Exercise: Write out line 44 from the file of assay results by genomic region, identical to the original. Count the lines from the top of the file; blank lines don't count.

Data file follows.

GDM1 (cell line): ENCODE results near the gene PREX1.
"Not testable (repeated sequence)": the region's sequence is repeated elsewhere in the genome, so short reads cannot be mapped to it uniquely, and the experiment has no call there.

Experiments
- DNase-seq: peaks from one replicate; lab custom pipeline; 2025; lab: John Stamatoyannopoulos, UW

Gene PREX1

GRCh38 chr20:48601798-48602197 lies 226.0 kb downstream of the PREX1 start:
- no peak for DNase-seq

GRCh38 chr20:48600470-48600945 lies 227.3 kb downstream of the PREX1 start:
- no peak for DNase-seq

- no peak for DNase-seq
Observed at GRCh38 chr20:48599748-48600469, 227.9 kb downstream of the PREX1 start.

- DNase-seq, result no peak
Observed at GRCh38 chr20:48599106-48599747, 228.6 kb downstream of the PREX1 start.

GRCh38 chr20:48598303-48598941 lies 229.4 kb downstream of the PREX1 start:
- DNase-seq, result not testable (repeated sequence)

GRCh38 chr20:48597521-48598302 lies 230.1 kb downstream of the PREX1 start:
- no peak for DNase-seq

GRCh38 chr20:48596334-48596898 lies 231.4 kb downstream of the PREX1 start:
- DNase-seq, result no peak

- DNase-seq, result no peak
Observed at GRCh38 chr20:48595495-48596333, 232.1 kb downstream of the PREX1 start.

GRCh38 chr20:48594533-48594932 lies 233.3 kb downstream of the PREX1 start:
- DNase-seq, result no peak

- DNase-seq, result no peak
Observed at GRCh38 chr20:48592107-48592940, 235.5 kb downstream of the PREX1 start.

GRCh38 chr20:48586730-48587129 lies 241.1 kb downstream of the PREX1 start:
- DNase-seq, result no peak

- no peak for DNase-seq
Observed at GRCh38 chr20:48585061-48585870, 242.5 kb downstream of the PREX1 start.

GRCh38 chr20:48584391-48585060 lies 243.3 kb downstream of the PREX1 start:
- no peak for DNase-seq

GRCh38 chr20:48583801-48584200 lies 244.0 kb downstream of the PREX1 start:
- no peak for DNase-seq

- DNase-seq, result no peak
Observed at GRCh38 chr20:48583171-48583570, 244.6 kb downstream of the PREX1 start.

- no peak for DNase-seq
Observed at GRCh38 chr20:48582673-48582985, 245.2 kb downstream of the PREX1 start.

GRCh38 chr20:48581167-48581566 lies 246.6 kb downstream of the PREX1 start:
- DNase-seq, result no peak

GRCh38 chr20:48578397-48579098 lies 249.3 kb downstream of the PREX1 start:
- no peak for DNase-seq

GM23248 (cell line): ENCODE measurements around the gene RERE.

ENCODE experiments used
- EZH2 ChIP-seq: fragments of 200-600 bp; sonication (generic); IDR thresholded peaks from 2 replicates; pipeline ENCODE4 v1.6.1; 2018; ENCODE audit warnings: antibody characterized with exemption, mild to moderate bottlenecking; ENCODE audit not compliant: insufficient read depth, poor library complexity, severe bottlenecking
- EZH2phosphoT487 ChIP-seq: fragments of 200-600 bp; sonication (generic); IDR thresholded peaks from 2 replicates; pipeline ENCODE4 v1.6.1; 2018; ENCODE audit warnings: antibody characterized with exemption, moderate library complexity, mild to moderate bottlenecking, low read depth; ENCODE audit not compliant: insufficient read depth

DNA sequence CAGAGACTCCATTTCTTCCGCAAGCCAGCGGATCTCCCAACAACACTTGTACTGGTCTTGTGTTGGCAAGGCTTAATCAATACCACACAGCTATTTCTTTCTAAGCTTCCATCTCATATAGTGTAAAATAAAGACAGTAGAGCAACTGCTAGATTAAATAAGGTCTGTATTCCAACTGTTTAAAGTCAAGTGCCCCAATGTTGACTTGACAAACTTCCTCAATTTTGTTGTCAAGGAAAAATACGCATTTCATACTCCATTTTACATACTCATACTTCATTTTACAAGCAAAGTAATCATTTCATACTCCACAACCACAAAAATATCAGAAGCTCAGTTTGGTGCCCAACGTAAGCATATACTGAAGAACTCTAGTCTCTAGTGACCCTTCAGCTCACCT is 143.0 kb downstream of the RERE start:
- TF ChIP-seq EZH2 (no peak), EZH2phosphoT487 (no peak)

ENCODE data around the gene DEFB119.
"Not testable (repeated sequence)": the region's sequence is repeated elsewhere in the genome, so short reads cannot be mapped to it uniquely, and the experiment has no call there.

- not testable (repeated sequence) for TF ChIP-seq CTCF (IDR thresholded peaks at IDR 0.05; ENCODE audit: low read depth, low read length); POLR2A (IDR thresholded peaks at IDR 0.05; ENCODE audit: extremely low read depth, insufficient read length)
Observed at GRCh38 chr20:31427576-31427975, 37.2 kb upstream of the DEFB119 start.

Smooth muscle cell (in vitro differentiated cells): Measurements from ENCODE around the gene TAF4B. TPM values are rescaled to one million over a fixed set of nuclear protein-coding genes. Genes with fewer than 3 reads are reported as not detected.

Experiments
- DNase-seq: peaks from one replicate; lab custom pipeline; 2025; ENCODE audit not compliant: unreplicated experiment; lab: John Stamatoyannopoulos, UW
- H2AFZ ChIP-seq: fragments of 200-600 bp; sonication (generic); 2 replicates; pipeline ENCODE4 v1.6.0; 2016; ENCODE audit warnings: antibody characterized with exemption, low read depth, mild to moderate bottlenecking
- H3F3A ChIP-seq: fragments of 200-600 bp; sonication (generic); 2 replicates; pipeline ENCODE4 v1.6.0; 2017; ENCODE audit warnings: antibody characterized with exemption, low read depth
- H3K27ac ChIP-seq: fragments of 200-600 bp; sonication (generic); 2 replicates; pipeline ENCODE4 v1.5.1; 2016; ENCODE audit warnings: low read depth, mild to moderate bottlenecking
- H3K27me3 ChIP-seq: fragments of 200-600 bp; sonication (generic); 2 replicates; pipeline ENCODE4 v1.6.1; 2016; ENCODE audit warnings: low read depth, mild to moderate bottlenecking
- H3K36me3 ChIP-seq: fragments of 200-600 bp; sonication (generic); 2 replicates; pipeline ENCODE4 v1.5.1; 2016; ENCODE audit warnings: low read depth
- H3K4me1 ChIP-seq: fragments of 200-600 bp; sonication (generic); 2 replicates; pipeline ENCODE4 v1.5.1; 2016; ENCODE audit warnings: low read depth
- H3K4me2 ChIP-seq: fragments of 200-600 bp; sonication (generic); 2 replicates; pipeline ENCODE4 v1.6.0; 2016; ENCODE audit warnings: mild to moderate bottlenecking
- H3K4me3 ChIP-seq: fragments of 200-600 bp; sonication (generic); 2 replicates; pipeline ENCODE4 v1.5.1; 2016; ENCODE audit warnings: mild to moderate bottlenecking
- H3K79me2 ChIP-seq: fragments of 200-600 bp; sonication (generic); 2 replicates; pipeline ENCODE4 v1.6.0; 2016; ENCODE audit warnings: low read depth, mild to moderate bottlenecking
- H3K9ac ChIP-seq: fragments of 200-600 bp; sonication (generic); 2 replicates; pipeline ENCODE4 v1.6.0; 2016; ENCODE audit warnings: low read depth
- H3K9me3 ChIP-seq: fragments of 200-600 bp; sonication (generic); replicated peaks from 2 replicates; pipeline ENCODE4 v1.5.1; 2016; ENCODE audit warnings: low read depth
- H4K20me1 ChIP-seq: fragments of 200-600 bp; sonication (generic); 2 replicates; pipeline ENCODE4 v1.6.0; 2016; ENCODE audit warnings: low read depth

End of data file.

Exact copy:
- EZH2 ChIP-seq: fragments of 200-600 bp; sonication (generic); IDR thresholded peaks from 2 replicates; pipeline ENCODE4 v1.6.1; 2018; ENCODE audit warnings: antibody characterized with exemption, mild to moderate bottlenecking; ENCODE audit not compliant: insufficient read depth, poor library complexity, severe bottlenecking